Heaps of Dead / Blastomycosis / Abyssal Throne / The Unborn Dead Blue Moon, Toronto ON April 17

Heaps of Dead / Blastomycosis / Abyssal Throne / The Unborn Dead Blue Moon, Toronto ON April 17
Photo: Denise Falzon
The CD release show for CDN Records bands Heaps of Dead and Blastomycosis was an onslaught of brutal death metal right from the start with the opening bands. Toronto ON's Abyssal Throne and the Unborn Dead started the night with their brands of powerful and vicious death metal.

As an unsigned favourite in this city's underground death metal scene, the Unborn Dead performed a set to their usual standards of utter intensity, which included the brutal "Pieces." The band also brought up label mate Olivier Nabico from the fellow Torontonian death metal band Mortify to do some guest vocals on one of the band's fan favourites.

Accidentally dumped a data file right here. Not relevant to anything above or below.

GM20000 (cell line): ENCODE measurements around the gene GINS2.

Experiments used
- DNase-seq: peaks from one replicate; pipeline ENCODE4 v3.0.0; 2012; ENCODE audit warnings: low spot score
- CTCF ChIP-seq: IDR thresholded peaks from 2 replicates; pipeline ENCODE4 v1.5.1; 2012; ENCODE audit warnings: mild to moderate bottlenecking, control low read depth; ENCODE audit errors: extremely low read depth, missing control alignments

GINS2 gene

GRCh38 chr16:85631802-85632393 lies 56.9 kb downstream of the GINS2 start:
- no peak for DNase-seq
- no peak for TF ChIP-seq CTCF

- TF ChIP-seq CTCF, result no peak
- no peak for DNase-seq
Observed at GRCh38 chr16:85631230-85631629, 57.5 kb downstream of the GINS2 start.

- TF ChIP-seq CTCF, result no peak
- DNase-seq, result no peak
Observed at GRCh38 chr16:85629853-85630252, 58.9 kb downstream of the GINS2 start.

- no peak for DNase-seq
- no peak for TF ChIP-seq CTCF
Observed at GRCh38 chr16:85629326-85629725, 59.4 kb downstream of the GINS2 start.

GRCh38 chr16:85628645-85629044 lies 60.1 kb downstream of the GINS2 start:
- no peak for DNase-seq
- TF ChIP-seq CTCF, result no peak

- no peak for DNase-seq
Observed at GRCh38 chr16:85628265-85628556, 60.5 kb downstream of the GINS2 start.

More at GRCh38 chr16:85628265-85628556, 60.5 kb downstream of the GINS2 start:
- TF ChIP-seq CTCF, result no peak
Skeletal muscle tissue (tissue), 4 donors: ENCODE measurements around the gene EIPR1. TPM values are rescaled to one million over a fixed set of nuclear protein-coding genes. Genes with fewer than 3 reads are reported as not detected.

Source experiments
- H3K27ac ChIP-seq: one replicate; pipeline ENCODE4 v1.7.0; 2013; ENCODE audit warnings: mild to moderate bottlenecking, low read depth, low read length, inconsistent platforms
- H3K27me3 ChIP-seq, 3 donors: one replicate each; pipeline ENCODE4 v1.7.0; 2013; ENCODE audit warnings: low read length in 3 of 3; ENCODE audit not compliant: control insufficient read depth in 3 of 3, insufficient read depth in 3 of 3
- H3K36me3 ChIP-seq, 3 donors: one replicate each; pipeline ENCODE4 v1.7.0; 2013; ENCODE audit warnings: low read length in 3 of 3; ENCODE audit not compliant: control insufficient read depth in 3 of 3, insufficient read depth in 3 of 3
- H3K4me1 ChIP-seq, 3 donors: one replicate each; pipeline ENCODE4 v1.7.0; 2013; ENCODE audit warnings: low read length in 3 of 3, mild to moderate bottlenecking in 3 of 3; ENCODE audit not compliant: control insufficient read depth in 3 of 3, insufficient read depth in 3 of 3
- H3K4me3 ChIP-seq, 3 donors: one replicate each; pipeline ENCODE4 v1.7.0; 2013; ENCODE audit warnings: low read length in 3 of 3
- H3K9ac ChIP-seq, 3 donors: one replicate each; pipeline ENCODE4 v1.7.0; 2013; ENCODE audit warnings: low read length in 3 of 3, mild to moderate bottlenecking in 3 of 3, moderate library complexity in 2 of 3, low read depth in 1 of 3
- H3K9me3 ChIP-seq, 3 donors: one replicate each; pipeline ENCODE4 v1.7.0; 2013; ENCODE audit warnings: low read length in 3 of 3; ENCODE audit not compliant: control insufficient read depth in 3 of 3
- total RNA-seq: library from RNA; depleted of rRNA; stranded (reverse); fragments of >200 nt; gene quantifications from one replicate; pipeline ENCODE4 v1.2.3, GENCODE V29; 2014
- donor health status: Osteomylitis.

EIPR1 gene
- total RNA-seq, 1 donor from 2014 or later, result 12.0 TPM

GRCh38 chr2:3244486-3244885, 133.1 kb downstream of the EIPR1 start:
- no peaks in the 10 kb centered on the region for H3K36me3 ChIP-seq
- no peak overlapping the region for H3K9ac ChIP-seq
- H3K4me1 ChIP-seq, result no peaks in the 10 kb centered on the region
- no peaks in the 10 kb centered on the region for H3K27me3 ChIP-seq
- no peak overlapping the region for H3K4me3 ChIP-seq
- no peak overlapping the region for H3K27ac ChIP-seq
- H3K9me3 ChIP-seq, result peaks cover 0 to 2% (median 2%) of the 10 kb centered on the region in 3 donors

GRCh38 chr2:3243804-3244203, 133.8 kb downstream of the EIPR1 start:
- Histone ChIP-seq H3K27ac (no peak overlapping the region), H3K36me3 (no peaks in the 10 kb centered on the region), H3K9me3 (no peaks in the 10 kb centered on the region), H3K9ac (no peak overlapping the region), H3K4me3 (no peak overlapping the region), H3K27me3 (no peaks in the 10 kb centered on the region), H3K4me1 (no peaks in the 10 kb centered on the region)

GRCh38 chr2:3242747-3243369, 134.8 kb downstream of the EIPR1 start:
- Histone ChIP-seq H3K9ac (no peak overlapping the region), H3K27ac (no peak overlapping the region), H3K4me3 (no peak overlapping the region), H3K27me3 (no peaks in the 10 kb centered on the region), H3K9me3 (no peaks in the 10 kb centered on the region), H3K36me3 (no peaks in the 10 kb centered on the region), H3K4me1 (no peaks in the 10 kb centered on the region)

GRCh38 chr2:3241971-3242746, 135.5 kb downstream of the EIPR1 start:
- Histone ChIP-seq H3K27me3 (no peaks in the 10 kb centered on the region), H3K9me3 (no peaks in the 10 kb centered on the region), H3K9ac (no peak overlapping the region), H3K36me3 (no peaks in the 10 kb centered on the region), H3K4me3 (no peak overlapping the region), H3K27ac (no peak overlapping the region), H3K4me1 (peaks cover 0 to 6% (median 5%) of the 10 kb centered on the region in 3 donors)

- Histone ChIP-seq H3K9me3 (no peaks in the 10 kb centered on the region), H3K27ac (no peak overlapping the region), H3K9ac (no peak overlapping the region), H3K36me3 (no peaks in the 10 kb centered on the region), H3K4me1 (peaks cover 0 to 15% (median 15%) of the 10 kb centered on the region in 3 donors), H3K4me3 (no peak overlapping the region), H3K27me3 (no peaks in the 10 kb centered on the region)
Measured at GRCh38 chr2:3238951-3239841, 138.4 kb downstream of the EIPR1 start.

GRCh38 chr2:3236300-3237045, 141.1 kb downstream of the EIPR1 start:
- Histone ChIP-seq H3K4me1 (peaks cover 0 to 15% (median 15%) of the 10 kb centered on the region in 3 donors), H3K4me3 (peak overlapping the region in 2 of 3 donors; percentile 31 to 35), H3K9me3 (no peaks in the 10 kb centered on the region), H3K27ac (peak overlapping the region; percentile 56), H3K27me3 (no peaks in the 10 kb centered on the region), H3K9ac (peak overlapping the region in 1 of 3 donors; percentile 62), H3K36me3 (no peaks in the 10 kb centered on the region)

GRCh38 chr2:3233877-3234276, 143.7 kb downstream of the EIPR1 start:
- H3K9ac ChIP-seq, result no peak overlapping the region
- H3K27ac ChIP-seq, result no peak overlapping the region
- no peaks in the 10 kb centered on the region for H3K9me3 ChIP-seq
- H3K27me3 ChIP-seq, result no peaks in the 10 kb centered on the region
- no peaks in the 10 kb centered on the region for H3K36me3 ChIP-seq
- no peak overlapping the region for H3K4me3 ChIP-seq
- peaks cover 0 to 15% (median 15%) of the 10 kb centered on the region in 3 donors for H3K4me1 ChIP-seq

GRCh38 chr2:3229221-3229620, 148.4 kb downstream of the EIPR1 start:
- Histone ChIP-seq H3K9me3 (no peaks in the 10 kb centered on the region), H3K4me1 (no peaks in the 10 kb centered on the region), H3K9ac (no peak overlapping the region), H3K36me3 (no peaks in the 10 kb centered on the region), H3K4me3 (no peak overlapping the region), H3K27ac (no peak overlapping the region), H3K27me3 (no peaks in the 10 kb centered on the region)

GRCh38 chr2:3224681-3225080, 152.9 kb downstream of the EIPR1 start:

In celebration of their debut full-length, The Putrid Smell Within, Blastomycosis' set was filled with tunes from the release, including the severely brutal "Masochistic Pleasures" and "Ripping Dead Flesh." Despite some technical issues with the guitarist's amp, which caused a delay in the middle of their set, the grimy death metal specialists showcased each member's individual skill as well as cohesive unity as a band.

Blastomycosis' performance of their tune "Decomposition" especially displayed Phil Baker's guttural vocal dexterity as well as Tristan Biggar's proficiency in his guitar work.

From Peterborough ON, Heaps of Dead unleashed their debut release Deceased Dismembered and Left to Decay on Toronto fans. The band ended the show with even more intensity than when it started. Vocalist Tyler Clements demonstrated strong and violent death metal growls while drummer/backing vocalist Jason Kurz supplied intense blasting drum beats.

Performing tracks from the album, including "Ebola" and "Vollum Strain," the band raced through their set with passion and precision unlike any other. The show in its entirety was overall as brutal as death metal gets and Heaps of Dead's performance especially left Toronto's death metal mosh-pitting fans in heaps of booze-numbing pain.